Wednesday, May 3, 2017
Our Lady of Loreto is in court
It has arrived in the form of a showdown between a faith-based group determined to level a 109-year-old church to erect affordable housing and residents who want to preserve their neighborhood’s patrimony while providing a hub for Brownsville culture.
Brooklyn Supreme Court Judge Bernard Graham issued a temporary stop to the demolition of the magnificent, albeit deteriorating, Our Lady of Loreto Roman Catholic church on April 26.
A final decision on the historic architectural gem is expected to be handed down on May 9.
Catholic Charities Progress of Peoples Development Corporation (CCPOP), which leases the site from the Diocese of Brooklyn, wants to demolish the 1908 Italian Renaissance church at Sackman and Pacific streets to erect an unknown number of “energy-efficient units for low-income families” in a city where almost 60,000 people are homeless.
Members of the Brownsville Cultural Coalition and others long to landmark the church, which was closed to parishioners around 2008, and repurpose the shrine built by an all-Italian team of craftsmen into a cultural center for residents woefully short in community spaces for the arts.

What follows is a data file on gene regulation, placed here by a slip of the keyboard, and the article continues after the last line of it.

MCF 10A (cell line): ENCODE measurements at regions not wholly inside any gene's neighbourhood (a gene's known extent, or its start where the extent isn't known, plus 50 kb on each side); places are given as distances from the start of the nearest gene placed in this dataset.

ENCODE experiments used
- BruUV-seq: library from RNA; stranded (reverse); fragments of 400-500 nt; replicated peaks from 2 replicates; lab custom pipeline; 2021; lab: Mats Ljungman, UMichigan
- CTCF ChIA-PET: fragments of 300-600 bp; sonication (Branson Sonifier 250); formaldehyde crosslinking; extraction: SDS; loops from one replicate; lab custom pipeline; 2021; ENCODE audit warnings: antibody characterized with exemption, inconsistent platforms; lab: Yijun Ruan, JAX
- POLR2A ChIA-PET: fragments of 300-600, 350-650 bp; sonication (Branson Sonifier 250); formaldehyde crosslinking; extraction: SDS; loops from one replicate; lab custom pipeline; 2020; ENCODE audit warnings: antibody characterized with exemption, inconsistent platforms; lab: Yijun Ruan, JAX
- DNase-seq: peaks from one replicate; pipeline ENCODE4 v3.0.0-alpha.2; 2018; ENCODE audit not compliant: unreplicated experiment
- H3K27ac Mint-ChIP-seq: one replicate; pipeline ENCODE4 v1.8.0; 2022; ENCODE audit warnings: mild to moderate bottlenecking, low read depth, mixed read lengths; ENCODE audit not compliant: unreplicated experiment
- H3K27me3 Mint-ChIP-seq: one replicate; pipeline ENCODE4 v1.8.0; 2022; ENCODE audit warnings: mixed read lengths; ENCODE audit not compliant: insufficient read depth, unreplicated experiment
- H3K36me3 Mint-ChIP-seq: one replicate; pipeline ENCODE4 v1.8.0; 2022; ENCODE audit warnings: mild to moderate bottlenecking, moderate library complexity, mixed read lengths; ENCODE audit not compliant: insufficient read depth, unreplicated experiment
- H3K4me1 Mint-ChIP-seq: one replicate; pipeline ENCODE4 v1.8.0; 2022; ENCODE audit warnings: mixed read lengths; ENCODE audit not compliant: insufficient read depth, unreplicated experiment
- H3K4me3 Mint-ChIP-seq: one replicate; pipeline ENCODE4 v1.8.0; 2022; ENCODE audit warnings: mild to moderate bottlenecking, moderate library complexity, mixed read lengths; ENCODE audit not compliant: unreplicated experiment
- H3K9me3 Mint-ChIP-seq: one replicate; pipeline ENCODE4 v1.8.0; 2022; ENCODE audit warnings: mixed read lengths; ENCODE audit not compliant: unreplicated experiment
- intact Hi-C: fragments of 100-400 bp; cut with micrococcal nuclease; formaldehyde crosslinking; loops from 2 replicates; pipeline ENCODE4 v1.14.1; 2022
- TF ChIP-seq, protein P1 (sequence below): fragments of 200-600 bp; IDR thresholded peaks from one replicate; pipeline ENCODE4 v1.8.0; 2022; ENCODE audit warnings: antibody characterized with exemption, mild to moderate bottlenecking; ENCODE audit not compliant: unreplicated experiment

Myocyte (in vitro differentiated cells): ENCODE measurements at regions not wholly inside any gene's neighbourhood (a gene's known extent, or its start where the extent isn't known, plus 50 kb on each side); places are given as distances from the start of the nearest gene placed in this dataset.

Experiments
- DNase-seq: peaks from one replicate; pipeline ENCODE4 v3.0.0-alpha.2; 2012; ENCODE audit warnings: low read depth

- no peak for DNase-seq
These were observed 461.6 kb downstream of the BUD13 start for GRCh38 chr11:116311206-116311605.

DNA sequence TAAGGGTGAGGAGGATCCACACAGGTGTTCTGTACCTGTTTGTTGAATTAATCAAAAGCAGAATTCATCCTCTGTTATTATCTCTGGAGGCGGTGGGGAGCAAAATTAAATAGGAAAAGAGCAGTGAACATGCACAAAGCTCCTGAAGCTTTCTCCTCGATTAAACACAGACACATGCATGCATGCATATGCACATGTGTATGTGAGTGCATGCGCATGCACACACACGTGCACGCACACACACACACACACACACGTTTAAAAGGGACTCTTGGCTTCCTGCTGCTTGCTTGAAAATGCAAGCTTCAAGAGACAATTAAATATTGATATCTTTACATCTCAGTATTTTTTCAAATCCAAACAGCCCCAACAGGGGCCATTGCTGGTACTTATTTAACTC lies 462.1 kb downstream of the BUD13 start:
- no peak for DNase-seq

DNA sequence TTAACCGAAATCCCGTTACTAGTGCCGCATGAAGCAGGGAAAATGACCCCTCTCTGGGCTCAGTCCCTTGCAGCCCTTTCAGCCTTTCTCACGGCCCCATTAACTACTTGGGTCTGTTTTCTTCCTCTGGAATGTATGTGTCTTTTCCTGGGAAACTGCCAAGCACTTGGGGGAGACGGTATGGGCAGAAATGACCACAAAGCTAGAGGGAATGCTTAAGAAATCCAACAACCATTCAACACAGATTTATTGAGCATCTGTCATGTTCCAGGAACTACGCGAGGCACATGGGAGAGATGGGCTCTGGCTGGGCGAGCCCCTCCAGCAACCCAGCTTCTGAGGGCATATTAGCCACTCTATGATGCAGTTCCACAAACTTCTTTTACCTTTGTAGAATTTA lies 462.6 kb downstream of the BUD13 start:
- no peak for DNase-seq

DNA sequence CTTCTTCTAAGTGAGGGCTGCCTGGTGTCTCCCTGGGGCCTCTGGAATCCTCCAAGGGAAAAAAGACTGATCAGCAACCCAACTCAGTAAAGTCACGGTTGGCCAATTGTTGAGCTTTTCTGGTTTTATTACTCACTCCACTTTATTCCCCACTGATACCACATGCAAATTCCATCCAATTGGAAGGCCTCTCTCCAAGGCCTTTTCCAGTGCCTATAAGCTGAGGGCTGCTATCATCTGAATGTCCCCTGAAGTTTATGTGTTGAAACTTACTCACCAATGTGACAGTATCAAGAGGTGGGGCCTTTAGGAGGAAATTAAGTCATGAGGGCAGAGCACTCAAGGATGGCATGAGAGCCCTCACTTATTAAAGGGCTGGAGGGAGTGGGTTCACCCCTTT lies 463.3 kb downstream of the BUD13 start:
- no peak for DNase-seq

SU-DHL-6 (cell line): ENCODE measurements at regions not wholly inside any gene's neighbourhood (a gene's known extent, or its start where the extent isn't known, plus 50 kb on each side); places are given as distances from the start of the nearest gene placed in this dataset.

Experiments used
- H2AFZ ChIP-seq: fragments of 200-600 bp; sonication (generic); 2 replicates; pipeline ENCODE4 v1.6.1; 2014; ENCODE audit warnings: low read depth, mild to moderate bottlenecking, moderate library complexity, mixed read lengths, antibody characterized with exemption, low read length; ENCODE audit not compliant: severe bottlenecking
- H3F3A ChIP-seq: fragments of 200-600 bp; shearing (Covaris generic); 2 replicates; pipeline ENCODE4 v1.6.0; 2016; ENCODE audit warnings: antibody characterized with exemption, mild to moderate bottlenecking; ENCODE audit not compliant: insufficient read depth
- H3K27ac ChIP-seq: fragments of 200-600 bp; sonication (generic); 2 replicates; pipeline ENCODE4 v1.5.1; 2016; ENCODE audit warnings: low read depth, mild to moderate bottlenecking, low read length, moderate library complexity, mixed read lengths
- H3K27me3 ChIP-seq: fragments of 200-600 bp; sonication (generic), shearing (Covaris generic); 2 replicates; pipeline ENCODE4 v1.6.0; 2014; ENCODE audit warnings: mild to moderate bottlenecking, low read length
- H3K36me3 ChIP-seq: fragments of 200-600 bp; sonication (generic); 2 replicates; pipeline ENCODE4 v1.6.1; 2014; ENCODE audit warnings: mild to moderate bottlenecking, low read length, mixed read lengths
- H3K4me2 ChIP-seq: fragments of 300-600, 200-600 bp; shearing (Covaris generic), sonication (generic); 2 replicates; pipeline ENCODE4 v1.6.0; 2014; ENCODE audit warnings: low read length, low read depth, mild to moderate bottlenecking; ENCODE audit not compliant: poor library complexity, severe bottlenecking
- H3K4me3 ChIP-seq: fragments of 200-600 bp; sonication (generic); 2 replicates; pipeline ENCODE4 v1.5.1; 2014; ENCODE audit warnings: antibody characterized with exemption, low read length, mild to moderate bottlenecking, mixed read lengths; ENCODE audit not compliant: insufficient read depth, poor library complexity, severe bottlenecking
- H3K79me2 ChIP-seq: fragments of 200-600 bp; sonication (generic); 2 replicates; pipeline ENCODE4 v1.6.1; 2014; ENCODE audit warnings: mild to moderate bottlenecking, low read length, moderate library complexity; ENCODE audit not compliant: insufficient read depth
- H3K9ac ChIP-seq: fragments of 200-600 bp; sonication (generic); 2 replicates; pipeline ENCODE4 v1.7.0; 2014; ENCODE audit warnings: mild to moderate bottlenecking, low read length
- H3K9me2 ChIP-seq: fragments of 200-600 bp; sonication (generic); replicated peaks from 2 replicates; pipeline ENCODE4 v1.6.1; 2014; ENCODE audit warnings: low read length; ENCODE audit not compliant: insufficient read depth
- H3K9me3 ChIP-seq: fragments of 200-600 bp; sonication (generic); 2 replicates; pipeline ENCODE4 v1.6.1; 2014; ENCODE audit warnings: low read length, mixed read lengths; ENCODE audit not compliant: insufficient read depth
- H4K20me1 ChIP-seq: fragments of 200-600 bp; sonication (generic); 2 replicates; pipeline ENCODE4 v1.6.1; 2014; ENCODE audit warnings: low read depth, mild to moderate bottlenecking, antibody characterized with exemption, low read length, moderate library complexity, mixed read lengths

Housing is important, said Miriam Robertson, executive director of the Brownsville Cultural Coalition, but Brownsville also needs to honor and preserve an important and elegant monument to its immigrant roots and history.
The pro se lawsuit that resulted in the current stay of demolition charges that multiple defendants failed to abide by a 2010 “letter of resolution” concerning the property. The letter of resolution stipulates “the Church itself shall not be demolished, reconstructed or damaged,” and was signed by the then CCPOP CEO and other parties. The church, said the resolution, “is not on the portion of the site of the modified project” slated for homes.
The NYC Landmarks Preservation Commission, said a commission spokeswoman, “has carefully reviewed this building several times over the past few years and each time determined not to advance it for further consideration due to a lack of support from critical community stakeholders, including the Council member,” for the district, Rafael Espinal.